+ Wirt's Life of Patrick Henry, p. 64. The Blands of Va.
derive their name froin Bland a place in Westmoreland or sians at Trenton, on the morning of the 26th, Cumberland, England. William de Bland flourished in the and made 1,000 prisoners. Lieut. Monroe, reign of Edward III., and did good service in the wars, afterwards President of the United States, which that king carried on in France, in company of John,
of Gaunt, Earl of Richmond Thomas de Bland obtained was wounded in this affair. Lieut. Colonel
a pardon from Richard II., for the death of a person slain Baylor, of Virginia, Washington's aid, car- in a duel, by the intercession of his friend, the Duke of rying the intelligence of this success to Con- Guyenne and Lancaster. Giles Bland, collector of the gress, was presented with a horse caparisoned during the rebellion. Edmund Bland, a merchant in Spain,
custoins for James river, a partisan of Bacon, was executed for service and was recommended for promo- (1613,] removed to Virginia, and settled at Kimages, tion. At Princeton, another corps was routed in Charles City county. Theodorick Bland, who settled at with heavy loss, but the joy of the Ameri- Westover, (1651.) and Giles Bland, who was executed in
The lime of Bacon's Rebellion, have been mentioned in a cans was mingled with grief for the loss of preceding part of this work. This Theodorick left three the brave and virtuous General Mercer. sons, of whom the second was born at Berkley, (1665.] During this year died Richard Bland, a liam Randolph, of Turkey Island, and their eldest son was
His second wise was Elizabeth, daughter of Colonel Wil. man of extraordinary intellectual calibre, of Richard, afterwards member of the all congress.
port of the church as established. A con- Joath of allegiance was prescribed, a loan siderable portion of the inhabitants of the office established and acts passed to support other parts of the colony labored under the the credit of the continental and state paper same disadvantage. “Certain it is, (say the currency. Benjamin Harrison, George MaMemorialists,] that every argument for civil son, Joseph Jones, Francis Lightfoot Lee liberty gains additional strength when ap- and John Harrison were elected delegates to plied to liberty in the concerns of religion; Congress, Richard Henry Lee being left out. and there is no argument in favor of estab- [June 5th.] On account of his health and lishing the Christian religion, but what may for the purpose of meeting certain charges be pleaded with equal propriety for estab- circulated against his character as a patriot, lishing the tenets of Mahomed, by those Mr. Lee returned home. Having recently who believe the Alcoran; or if this be not been elected to the Assembly from Westtrue, it is at least impossible for the magis- moreland, he repaired to Richmond and detrate to adjudge the right of preference manded an enquiry into his public conduct. among the various sects that profess the After a full investigation and a defence so Christian faith, without erecting a chair of graceful and so eloquent as to extort admiinfallibility, which would lead us back to ration even from his enemies, he was honthe church of Rome.” Religious establish-orably acquitted and the thanks of the legisments, (they contended,) are injurious to the lature were returned to him for his fidelity, temporal interests of any community. The zeal and patriotism, by the venerable Speakmore early settlement of Virginia and her er George Wythe. * natural advantages would have attracted hith (July, 1777.] Sir William Howe sailed er multitudes of industrious and useful mem- from New York and entering the Chesabers of society, but they had either remained peake Bay, proceeded up Elk river, where, in their place of nativity, or preferred worse [August 25th,] he landed his army consistcivil governments and a more barren soil, ing of 18,000 men. The American Army, where they might enjoy the rights of con- numbering nearly 15,000 men, of whom, science more fully. Nor did religion need however, there were not more than 11,000 the aid of an establishment. On the con- effectives, marched about the same time trary, as her weapons are spiritual, Christi- towards the Brandywine. In the Battle of anity would flourish in the greatest purity Brandywine, which took place (September when left to her native excellence, and the 11th, 1777,] Sir William Howe proved vicduty which we owe our Creator can only be torious. The action was sanguinary and directed by reason and conviction. The As- the loss on both sides heavy. The Virginia sembly passed an act exempting Dissenters brigades under Wayne and Weedon were from contributions for the support of the es- among the troops that particularly distintablished church and submitting to the peo- guished themselves. The 3rd Virginia regiple the question whether a general assess- ment under command of the brave Colonel ment should be levied for the support of re- Marshall, (father of the Chief Justice,) sufligion.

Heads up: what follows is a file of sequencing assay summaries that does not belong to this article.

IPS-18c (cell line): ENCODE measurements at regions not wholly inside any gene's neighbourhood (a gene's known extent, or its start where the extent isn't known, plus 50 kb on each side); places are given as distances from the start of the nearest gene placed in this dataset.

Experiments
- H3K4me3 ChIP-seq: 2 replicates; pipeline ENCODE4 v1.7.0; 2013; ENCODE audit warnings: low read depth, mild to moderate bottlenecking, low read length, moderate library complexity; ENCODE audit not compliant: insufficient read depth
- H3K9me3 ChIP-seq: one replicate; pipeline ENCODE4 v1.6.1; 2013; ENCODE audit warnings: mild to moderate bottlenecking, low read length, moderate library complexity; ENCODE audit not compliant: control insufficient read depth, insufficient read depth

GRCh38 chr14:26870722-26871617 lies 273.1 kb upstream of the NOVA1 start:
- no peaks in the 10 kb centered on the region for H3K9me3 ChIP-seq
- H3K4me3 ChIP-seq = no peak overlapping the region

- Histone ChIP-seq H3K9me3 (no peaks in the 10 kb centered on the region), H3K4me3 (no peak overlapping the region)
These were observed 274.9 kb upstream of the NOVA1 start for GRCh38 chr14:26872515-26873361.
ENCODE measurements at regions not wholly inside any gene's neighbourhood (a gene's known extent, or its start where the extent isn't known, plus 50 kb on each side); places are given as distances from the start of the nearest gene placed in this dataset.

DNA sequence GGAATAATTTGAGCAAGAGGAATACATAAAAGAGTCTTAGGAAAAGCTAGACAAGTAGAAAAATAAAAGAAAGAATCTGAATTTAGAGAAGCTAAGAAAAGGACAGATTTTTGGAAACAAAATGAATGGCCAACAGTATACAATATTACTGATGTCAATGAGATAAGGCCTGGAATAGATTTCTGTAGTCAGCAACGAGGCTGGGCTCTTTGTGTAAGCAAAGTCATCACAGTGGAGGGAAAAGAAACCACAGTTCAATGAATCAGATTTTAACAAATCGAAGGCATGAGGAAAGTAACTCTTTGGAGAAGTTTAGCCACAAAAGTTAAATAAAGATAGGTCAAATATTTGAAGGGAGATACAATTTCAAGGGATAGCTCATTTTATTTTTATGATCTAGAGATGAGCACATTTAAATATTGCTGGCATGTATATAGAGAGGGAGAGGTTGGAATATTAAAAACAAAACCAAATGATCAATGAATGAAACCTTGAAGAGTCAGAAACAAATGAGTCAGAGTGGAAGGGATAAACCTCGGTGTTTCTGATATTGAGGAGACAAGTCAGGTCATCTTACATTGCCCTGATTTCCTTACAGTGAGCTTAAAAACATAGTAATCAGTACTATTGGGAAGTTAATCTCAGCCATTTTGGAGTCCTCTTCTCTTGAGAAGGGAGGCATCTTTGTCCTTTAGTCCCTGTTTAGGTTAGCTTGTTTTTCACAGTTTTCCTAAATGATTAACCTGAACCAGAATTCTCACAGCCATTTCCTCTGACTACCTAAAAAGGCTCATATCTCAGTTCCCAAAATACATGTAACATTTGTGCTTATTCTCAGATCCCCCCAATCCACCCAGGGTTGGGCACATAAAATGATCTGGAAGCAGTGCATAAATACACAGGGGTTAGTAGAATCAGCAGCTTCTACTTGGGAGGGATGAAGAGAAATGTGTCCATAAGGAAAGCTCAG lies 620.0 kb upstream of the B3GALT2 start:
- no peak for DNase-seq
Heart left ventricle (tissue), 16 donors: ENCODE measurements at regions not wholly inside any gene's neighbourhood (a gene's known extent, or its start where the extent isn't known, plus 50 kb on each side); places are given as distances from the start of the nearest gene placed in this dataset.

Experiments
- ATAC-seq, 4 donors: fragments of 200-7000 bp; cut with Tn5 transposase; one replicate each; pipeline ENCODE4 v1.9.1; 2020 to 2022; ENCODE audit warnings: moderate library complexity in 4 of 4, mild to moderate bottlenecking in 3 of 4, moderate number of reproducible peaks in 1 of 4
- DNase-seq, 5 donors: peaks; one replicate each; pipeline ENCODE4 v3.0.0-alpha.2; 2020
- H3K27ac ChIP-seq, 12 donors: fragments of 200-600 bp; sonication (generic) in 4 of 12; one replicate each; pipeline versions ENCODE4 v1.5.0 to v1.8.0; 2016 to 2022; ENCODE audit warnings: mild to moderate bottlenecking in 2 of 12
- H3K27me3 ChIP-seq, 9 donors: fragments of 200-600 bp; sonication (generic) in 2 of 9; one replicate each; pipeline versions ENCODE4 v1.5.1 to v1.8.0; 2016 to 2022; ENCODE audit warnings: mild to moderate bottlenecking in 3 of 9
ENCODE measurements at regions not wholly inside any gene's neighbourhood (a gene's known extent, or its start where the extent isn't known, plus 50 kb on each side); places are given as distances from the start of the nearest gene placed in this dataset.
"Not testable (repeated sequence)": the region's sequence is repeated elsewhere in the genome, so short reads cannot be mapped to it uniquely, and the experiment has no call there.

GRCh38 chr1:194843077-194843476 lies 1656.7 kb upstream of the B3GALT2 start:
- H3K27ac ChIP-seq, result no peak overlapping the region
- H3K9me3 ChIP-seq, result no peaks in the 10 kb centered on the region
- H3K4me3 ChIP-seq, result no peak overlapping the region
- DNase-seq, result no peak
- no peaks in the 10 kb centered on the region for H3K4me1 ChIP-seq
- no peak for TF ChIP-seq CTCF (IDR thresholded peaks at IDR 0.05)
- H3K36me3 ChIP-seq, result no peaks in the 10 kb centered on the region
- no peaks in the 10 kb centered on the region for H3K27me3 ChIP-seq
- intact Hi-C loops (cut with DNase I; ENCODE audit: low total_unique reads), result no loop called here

fered terribly. t Among the wounded were Thomas Jefferson, Edmund Pendleton, the Marquis de la Fayette and General WoodGeorge Wythe, George Mason and Thomas ford. The enemy passed the night on the Ludwell Lee were appointed a committee to field of battle. September 26th the British revise the State Laws. By the resignation
* Life of Richard Henry Lce, pp. 192.196. 1 Bland paof Mr. Mason and the death of Mr. Lee, the
pers, pp. 57-58. duty devolved on the other three. An act + This regiment, which had performed extremely serer of great consequence, framed by Mr. Jeffer- duty in the campaign of 1776, was placed in a wood on the
right and in front of Woodford's brigade and Stephen's di. son, for docking entails, was passed. The vision. Though attacked by much superior numbers, the Virginia Assembly met, [May 5th, 1777.] 3rd Virginia regiment waintained its position without losing George Wythe, pupil and friend of Jefferson, an inch of ground, until both its flanks were turned, its